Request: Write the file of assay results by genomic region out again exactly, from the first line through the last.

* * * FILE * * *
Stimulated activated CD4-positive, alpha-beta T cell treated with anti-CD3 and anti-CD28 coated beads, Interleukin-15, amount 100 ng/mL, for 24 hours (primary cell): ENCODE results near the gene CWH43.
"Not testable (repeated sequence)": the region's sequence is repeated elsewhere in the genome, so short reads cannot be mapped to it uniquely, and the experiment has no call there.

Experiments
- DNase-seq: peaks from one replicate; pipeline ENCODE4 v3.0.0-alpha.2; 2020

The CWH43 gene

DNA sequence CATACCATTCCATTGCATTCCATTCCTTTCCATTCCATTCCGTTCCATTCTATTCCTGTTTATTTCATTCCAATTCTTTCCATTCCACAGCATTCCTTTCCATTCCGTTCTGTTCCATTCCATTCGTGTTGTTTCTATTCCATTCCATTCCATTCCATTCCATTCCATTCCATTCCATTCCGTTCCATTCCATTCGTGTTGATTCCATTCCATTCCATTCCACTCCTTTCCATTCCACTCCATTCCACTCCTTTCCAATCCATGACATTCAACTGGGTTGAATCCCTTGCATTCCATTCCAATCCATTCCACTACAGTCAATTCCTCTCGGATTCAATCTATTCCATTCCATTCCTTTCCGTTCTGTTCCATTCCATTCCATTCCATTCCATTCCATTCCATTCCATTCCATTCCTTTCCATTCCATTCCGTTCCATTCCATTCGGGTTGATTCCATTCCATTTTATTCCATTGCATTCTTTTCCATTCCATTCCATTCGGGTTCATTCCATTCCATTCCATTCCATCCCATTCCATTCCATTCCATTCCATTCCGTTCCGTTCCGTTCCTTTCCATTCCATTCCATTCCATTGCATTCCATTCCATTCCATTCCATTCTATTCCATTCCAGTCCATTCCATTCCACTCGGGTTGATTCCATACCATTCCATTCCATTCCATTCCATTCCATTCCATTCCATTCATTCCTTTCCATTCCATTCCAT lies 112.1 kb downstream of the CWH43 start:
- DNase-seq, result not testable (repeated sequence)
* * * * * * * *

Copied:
Stimulated activated CD4-positive, alpha-beta T cell treated with anti-CD3 and anti-CD28 coated beads, Interleukin-15, amount 100 ng/mL, for 24 hours (primary cell): ENCODE results near the gene CWH43.
"Not testable (repeated sequence)": the region's sequence is repeated elsewhere in the genome, so short reads cannot be mapped to it uniquely, and the experiment has no call there.

Experiments
- DNase-seq: peaks from one replicate; pipeline ENCODE4 v3.0.0-alpha.2; 2020

The CWH43 gene

DNA sequence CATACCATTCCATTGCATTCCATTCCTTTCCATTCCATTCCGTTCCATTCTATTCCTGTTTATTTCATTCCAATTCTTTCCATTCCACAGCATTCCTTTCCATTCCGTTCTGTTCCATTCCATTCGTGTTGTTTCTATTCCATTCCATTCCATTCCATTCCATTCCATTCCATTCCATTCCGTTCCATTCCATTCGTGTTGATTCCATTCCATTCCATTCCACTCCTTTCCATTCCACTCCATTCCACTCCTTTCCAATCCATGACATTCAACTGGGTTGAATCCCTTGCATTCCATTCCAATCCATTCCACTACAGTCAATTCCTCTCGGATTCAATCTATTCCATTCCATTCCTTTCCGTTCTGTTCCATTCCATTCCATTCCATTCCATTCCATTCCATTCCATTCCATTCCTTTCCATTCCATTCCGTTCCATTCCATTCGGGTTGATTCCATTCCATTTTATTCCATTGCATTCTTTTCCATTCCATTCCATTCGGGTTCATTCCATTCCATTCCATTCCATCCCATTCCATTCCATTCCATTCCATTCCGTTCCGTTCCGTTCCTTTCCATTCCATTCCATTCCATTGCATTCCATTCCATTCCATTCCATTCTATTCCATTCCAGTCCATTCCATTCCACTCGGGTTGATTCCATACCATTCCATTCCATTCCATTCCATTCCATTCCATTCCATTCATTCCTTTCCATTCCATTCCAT lies 112.1 kb downstream of the CWH43 start:
- DNase-seq, result not testable (repeated sequence)